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  •  How do I cut a 'steel' door (6+ / 0-)

    To adjust the height?

    I am to install three of these in an older house and garage, with the appropriate odd dimensions found in such.

    The 'steel' doors are the cheap kind that have a steel skin and foam inside, sold as framed kits by Lowe's.

       I can add a strip of wood if too short, no big problem, but I know at least two are too long...

        I am thinking of using a slow jigsaw with new blades and carefully done, followed by a grinder, again not heating it so as to destroy more paint/coating than necessary, followed by ospho(phosphoric acid rust primer) and 'regular' zinc primer and paint.  especially at the bottom of the door.

       Tape, several layers or even a strip of sheet metal over tape so as to not scratch  them up additionally, and  cover and vacuum the steel chips and dust= otherwise sure to rust.

    I'll probably replace these sometime later with better ones, too much to do to get finicky stylewise now, I need doors that are strongish right now cheap and quick. ish..

    I also see commercial steel doors with steel frames available for more money, instead I think I will make a simple strip of sheet steel to reinforce the lock strike area with long screws as well as solidify the framing behind the lockstrike area. Drywall is fragged there anyway.

    Anybody ever do this?

    This machine kills Fascists.

    by KenBee on Sat May 04, 2013 at 01:37:19 PM PDT

    •  I have a skill saw (4+ / 0-)

      that is made to cut still.
      It's a great tool.
      Maybe you can rent one.

      the only down fall with the saw is the blades are 40 bucks.
      I paid 300 bucks for it.
      I bought a Milwaukee

      http://www.northerntool.com/...

      •  well, that is the alternative (3+ / 0-)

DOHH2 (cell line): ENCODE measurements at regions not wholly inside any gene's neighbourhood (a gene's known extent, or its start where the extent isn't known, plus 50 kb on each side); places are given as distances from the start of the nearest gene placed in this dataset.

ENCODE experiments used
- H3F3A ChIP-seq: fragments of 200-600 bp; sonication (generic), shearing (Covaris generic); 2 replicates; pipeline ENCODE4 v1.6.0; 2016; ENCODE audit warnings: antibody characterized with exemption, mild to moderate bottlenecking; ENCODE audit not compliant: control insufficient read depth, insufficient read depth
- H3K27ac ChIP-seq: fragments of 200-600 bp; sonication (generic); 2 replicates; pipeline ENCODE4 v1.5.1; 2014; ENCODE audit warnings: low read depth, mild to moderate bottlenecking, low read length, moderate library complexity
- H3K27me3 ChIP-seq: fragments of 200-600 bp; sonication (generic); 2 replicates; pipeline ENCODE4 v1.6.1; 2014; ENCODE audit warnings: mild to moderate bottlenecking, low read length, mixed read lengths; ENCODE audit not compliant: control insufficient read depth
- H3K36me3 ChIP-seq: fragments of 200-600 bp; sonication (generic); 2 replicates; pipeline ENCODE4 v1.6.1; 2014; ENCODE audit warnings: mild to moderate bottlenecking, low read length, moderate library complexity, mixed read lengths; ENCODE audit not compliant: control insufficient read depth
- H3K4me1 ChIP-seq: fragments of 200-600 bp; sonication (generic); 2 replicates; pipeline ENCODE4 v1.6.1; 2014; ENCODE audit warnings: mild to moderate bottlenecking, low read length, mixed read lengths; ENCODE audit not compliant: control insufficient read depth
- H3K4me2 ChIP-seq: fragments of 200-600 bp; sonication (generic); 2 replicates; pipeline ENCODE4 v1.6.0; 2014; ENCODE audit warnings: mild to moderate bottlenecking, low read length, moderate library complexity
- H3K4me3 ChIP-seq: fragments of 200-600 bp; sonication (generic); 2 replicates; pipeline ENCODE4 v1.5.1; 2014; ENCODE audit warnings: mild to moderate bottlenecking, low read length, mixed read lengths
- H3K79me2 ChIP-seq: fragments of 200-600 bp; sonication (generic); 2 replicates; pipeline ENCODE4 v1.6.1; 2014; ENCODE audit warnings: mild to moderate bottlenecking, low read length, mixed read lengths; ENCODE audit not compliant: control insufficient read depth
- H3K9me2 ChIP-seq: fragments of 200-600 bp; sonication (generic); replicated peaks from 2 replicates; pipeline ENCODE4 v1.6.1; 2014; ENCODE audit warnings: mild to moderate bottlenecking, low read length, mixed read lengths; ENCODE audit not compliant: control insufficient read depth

Recommended by:
        RiveroftheWest, eeff, boatgeek

        but long ago I went to slower quieter more mellow tools like variable speed sanders and jigsaws.

        A grit cutting blade would be fast, we'll see how it goes..a grit blade can cut slowly and not generate a lot of heat, but that's the mellower version of gettin it done.

        clamp a guide, tape and thicker maybe for the grit to not get thru, cover the door, the dam grit goes everywhere with a grit blade. A big enough blade can go thru both sides at once, again it can wander, you just cannot force a grit blade any faster than it wants to go.

        and you can easily go too fast with any blade, but especially a grit blade will bend and start to take a different line.
        also a jigsaw can easily go awry, but usually it's helped by poor cord management or being out of position and in a hurry.

        setup and attitude are necessary whatever one does.

        thanks...I'll look again for sheet metal blades too.

        This machine kills Fascists.

        by KenBee on Sat May 04, 2013 at 09:26:12 PM PDT

        [ Parent ]

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